SILUNGWE ,C.J.: delivered the judgment of the court.
This is an appeal against conviction on a charge of murder.
The facts of the case may briefly be stated. Edmond Chanda (hereinafter referred to as the deceased), the appellant and man called Kufekisa, were all soldiers in the Zambia Defence Forces at the material time.
On August 9, 1982, the appellant and Kufekisa were at a beer party drinking sipeso -a local brew - in the company of two girls, at Kalongola Village, in the Senanga District of the Western Province. When a girl her the name of Charity Kwaleyela arrived on the scene, she found the appellant and a woman beer vendor engaged in an exchange of words over an outstanding sum of fifty ngwee for beer sold to the appellant. Charity then played the role of a good Samaritan by settling the appellant's debt. At about that point in time, the deceased arrived and was immediately bought a cup of sipeso beer by Charity (the evidence is silent as to what kind of relationship existed between Charity and the deceased -they presumably were friends). But, as the deceased was apparently not interested in the beer, he passed it on to the appellant. Displeased by this, Charity relieved the appellant of the beer, complaining that she had not intended it for him as she had just been charitable to him, adding that there was no justification for him to get more beer from her. She then took the beer into a house but the appellant followed her there and retrieved it from her. This sparked off an altercation between the two. Four eye-witnesses saw the appellant pick up his semi-automatic assault rifle and cock it. In spite of pleas not to use the firearm, the appellant fired thrice at the deceased, killing him on the spot. At the appellant's invitation, his colleague, Kufekisa, returned with him to their camp where the appellant's superiors, on receiving a report from him, had him arrested for, and charged with murder.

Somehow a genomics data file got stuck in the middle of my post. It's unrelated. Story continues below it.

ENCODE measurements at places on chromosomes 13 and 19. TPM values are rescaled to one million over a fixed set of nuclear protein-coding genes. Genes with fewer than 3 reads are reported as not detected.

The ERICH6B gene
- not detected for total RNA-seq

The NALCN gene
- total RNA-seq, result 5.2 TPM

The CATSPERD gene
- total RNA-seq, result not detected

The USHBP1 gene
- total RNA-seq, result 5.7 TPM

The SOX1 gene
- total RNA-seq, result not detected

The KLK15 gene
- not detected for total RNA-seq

Medical evidence showed that the deceased's death had been due to two bullet wounds to the frontal head bones which had completely perforated the brain tissue.
At his trial, the appellant unsuccessfully put forward the defences of drunkenness and accident. Both these defences have now been reiterated before us, Mr Okafor arguing, ore behalf of the appellant, that the trial Court was in error by its refusal to accept the defences aforesaid.
As to drunkenness, Mr Okafor submits that this was not adequately considered by the trial court. He draws attention to the provisions of section 13 (4) of the Penal Code which stipulates that:
13. (4) Intoxication shall be taken into account for the purpose of determining whether the person charged had formed any intention, specific or otherwise, in the absence of which he would not be guilty of the offence.
This subsection has been considered by this court may cases, including Bicton Tembo v The People, (1) and Simutenda v The People, (2). In the former case, we held, at page 224, lines 27- 44, that:
. . . evidence of drinking, even heavy drinking, is not sufficient in itself, nor is evidence that an accused person was under the
influence of drink in the sense that his co-ordination of reflexes were affected. . . for the purpose of section 13 (4) there must be evidence that the accused person's capacity may have been affected to the extent that he may not have been able to form the necessary intents; only if the evidence goes as far as this does the question whether the accused did in fact have the intent fall to be considered and it is then for the prosecution to negative the possibility that he may not have had such intent.
In Tembo, (1), there was evidence that the appellant had been drinking, and perhaps for a long time; but there was no evidence whatsoever that his capacities may have been affected by drink, nor did he himself so suggest in his unsworn evidence. In consequence of that the defence of intoxication did not succeed.